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Heaters pull a lot of amps. Once you exceed the amp rating for the circuit they're on, you blow fuses or breakers. There's really nothing to be done for it. What we normally do is set the furnace to about 50 degrees so it knocks the chill off and run one space heater to maintain it at around 65 degrees. Depends on the size of the trailer as well. It's going to require a little compromise...dress a little warmer, bring a few more blankets, and use a little more propane. It's more than doable though.
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Old 10-31-2014, 01:58 PM   #3
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You only have roughly 1800 watts available for a 15 amp circuit. So, with nothing else on the circuit, you may be able to run one at 1500w OR two at 750w...
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Old 10-31-2014, 01:59 PM   #4
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Assuming you have a 30 amp service in your camper at 120 volts you have ~3600 usable watts. You could only run 2 heaters at a time on high and consume 3000 watts leaving only 600 to run everything else in your camper. Those two heaters would also have to be on separate circuits(breakers), probably 15 amp each and capable of 1800 watts per circuit. If it was a 20 amp then you would have ~2400 usable watts on that circuit. But you still have only 3600 watts available for the entire system. Drawing more watts/amps then a particular circuit is capable of will quickly overheat the wiring and trip the breaker.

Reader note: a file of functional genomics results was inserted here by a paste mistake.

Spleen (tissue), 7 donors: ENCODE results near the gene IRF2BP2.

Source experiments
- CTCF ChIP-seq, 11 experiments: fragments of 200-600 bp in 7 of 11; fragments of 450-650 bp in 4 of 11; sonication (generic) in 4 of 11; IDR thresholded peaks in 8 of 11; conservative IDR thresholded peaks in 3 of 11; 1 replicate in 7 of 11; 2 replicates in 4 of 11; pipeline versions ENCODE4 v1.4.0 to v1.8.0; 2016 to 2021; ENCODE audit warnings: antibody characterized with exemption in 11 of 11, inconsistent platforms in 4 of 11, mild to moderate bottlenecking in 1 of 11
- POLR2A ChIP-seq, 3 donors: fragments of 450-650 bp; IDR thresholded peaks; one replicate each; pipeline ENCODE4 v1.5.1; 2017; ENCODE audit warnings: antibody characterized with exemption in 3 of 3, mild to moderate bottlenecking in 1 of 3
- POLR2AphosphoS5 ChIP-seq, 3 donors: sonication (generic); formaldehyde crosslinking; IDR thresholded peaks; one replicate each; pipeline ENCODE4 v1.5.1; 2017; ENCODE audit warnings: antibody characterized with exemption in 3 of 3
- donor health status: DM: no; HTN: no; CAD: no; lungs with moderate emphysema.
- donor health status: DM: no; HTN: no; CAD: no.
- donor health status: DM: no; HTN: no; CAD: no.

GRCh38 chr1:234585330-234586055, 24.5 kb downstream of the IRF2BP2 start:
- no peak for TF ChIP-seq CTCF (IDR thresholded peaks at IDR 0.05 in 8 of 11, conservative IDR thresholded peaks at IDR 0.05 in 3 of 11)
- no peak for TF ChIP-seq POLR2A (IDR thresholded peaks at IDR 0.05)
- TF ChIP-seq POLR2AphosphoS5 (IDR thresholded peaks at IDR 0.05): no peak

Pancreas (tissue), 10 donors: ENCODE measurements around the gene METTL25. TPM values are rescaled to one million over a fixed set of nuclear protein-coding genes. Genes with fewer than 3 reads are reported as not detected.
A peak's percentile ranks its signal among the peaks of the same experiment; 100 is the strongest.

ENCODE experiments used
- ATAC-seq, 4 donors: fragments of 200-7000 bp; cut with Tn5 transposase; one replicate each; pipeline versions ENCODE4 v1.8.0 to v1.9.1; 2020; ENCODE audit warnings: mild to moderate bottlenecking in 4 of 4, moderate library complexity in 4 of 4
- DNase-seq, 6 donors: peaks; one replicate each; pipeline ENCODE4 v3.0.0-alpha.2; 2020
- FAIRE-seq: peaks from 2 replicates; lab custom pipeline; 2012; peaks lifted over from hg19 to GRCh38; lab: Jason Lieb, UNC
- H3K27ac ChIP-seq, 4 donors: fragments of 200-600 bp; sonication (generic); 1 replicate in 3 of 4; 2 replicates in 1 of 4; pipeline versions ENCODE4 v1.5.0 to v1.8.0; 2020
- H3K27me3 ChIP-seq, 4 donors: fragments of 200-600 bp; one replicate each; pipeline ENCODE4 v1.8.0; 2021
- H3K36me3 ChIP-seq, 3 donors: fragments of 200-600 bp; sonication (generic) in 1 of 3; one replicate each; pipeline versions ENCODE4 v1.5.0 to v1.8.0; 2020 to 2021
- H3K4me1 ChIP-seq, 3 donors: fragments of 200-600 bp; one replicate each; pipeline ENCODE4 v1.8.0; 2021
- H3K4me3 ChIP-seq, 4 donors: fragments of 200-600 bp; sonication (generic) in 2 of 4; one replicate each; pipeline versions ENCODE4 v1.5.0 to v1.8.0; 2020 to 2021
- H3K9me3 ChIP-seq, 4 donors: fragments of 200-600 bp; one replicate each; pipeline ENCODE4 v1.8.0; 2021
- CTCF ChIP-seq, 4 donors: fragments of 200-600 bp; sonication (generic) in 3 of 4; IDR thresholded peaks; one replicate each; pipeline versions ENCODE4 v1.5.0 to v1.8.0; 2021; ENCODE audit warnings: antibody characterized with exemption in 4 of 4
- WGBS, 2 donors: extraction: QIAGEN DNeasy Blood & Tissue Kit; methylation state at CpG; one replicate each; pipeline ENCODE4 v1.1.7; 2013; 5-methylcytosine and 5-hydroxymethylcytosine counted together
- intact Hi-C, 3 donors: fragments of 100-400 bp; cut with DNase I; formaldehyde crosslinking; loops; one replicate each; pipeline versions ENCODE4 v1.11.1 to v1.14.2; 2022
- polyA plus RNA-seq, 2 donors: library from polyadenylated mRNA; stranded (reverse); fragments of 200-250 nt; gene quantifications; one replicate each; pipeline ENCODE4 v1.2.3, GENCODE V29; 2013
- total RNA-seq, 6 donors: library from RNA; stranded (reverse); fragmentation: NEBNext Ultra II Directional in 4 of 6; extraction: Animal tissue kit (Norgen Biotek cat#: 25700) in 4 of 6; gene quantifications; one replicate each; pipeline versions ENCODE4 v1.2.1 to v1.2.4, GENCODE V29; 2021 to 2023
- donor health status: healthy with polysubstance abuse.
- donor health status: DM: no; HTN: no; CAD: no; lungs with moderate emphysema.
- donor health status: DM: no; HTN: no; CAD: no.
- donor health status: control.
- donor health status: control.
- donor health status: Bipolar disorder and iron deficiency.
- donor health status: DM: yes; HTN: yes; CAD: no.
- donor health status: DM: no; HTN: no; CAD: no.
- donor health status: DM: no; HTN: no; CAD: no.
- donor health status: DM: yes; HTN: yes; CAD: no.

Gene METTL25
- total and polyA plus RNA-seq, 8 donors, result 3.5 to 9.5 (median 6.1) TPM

disclaimer: I am not an electrician Someone else may be able to describe the situation more accurately.
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Old 10-31-2014, 02:03 PM   #5
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Each heater 1500watts is a lot of amps.. Close to 15amps...( if you have 15amp breakers thats the limit it would trip )and being a heater its a steady draw..It would do best for each heater to be on its own circuit...or try running two heaters on low (750watts.. )